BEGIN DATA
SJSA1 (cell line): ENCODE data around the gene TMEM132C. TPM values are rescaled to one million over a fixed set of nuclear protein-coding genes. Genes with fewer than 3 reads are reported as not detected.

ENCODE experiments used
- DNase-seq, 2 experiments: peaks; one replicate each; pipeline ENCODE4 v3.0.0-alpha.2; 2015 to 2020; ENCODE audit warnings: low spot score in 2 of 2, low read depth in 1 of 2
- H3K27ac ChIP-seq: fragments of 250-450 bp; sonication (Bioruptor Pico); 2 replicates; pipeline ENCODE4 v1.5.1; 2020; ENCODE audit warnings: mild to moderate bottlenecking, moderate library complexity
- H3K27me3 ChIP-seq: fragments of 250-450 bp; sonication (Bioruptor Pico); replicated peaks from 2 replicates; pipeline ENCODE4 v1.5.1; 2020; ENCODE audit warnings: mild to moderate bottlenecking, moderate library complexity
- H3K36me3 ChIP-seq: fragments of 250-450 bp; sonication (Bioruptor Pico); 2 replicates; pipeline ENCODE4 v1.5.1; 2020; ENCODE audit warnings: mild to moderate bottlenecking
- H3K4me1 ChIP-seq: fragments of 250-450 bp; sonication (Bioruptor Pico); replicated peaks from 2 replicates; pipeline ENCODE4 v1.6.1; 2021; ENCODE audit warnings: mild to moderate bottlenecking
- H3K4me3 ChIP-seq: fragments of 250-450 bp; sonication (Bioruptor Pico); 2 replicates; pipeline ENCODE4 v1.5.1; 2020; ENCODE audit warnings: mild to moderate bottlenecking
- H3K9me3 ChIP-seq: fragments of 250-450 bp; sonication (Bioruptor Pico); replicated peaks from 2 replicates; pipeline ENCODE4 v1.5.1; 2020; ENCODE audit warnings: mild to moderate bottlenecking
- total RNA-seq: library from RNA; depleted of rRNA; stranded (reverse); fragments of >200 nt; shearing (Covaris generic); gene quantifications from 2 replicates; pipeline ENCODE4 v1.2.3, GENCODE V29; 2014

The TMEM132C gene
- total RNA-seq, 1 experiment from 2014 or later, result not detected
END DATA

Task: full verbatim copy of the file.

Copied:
SJSA1 (cell line): ENCODE data around the gene TMEM132C. TPM values are rescaled to one million over a fixed set of nuclear protein-coding genes. Genes with fewer than 3 reads are reported as not detected.

ENCODE experiments used
- DNase-seq, 2 experiments: peaks; one replicate each; pipeline ENCODE4 v3.0.0-alpha.2; 2015 to 2020; ENCODE audit warnings: low spot score in 2 of 2, low read depth in 1 of 2
- H3K27ac ChIP-seq: fragments of 250-450 bp; sonication (Bioruptor Pico); 2 replicates; pipeline ENCODE4 v1.5.1; 2020; ENCODE audit warnings: mild to moderate bottlenecking, moderate library complexity
- H3K27me3 ChIP-seq: fragments of 250-450 bp; sonication (Bioruptor Pico); replicated peaks from 2 replicates; pipeline ENCODE4 v1.5.1; 2020; ENCODE audit warnings: mild to moderate bottlenecking, moderate library complexity
- H3K36me3 ChIP-seq: fragments of 250-450 bp; sonication (Bioruptor Pico); 2 replicates; pipeline ENCODE4 v1.5.1; 2020; ENCODE audit warnings: mild to moderate bottlenecking
- H3K4me1 ChIP-seq: fragments of 250-450 bp; sonication (Bioruptor Pico); replicated peaks from 2 replicates; pipeline ENCODE4 v1.6.1; 2021; ENCODE audit warnings: mild to moderate bottlenecking
- H3K4me3 ChIP-seq: fragments of 250-450 bp; sonication (Bioruptor Pico); 2 replicates; pipeline ENCODE4 v1.5.1; 2020; ENCODE audit warnings: mild to moderate bottlenecking
- H3K9me3 ChIP-seq: fragments of 250-450 bp; sonication (Bioruptor Pico); replicated peaks from 2 replicates; pipeline ENCODE4 v1.5.1; 2020; ENCODE audit warnings: mild to moderate bottlenecking
- total RNA-seq: library from RNA; depleted of rRNA; stranded (reverse); fragments of >200 nt; shearing (Covaris generic); gene quantifications from 2 replicates; pipeline ENCODE4 v1.2.3, GENCODE V29; 2014

The TMEM132C gene
- total RNA-seq, 1 experiment from 2014 or later, result not detected